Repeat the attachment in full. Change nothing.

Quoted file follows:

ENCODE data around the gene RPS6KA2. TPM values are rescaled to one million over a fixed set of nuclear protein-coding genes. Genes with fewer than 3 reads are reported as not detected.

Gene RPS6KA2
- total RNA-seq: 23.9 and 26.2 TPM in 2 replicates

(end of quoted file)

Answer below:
ENCODE data around the gene RPS6KA2. TPM values are rescaled to one million over a fixed set of nuclear protein-coding genes. Genes with fewer than 3 reads are reported as not detected.

Gene RPS6KA2
- total RNA-seq: 23.9 and 26.2 TPM in 2 replicates